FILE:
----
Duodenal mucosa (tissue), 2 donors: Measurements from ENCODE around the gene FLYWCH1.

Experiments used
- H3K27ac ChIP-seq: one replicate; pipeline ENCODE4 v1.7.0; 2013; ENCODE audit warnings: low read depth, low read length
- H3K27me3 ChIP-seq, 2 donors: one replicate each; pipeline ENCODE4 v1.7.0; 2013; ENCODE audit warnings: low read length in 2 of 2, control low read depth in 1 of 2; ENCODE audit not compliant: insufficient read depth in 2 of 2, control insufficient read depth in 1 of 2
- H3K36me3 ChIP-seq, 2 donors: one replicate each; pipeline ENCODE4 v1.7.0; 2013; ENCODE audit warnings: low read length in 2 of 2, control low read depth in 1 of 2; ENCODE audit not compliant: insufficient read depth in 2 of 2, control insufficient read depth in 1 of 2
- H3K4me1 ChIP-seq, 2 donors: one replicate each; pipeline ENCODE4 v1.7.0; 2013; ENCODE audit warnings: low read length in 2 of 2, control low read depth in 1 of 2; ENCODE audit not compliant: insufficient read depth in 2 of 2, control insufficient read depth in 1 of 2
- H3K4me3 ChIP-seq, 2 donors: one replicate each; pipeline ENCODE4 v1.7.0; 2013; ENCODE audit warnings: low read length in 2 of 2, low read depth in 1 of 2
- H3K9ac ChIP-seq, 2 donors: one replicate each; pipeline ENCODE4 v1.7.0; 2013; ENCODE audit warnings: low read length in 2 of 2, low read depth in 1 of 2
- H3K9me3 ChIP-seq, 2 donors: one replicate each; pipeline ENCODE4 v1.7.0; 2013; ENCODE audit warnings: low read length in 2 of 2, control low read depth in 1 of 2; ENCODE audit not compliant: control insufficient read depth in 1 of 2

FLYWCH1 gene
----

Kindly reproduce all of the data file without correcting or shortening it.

Duodenal mucosa (tissue), 2 donors: Measurements from ENCODE around the gene FLYWCH1.

Experiments used
- H3K27ac ChIP-seq: one replicate; pipeline ENCODE4 v1.7.0; 2013; ENCODE audit warnings: low read depth, low read length
- H3K27me3 ChIP-seq, 2 donors: one replicate each; pipeline ENCODE4 v1.7.0; 2013; ENCODE audit warnings: low read length in 2 of 2, control low read depth in 1 of 2; ENCODE audit not compliant: insufficient read depth in 2 of 2, control insufficient read depth in 1 of 2
- H3K36me3 ChIP-seq, 2 donors: one replicate each; pipeline ENCODE4 v1.7.0; 2013; ENCODE audit warnings: low read length in 2 of 2, control low read depth in 1 of 2; ENCODE audit not compliant: insufficient read depth in 2 of 2, control insufficient read depth in 1 of 2
- H3K4me1 ChIP-seq, 2 donors: one replicate each; pipeline ENCODE4 v1.7.0; 2013; ENCODE audit warnings: low read length in 2 of 2, control low read depth in 1 of 2; ENCODE audit not compliant: insufficient read depth in 2 of 2, control insufficient read depth in 1 of 2
- H3K4me3 ChIP-seq, 2 donors: one replicate each; pipeline ENCODE4 v1.7.0; 2013; ENCODE audit warnings: low read length in 2 of 2, low read depth in 1 of 2
- H3K9ac ChIP-seq, 2 donors: one replicate each; pipeline ENCODE4 v1.7.0; 2013; ENCODE audit warnings: low read length in 2 of 2, low read depth in 1 of 2
- H3K9me3 ChIP-seq, 2 donors: one replicate each; pipeline ENCODE4 v1.7.0; 2013; ENCODE audit warnings: low read length in 2 of 2, control low read depth in 1 of 2; ENCODE audit not compliant: control insufficient read depth in 1 of 2

FLYWCH1 gene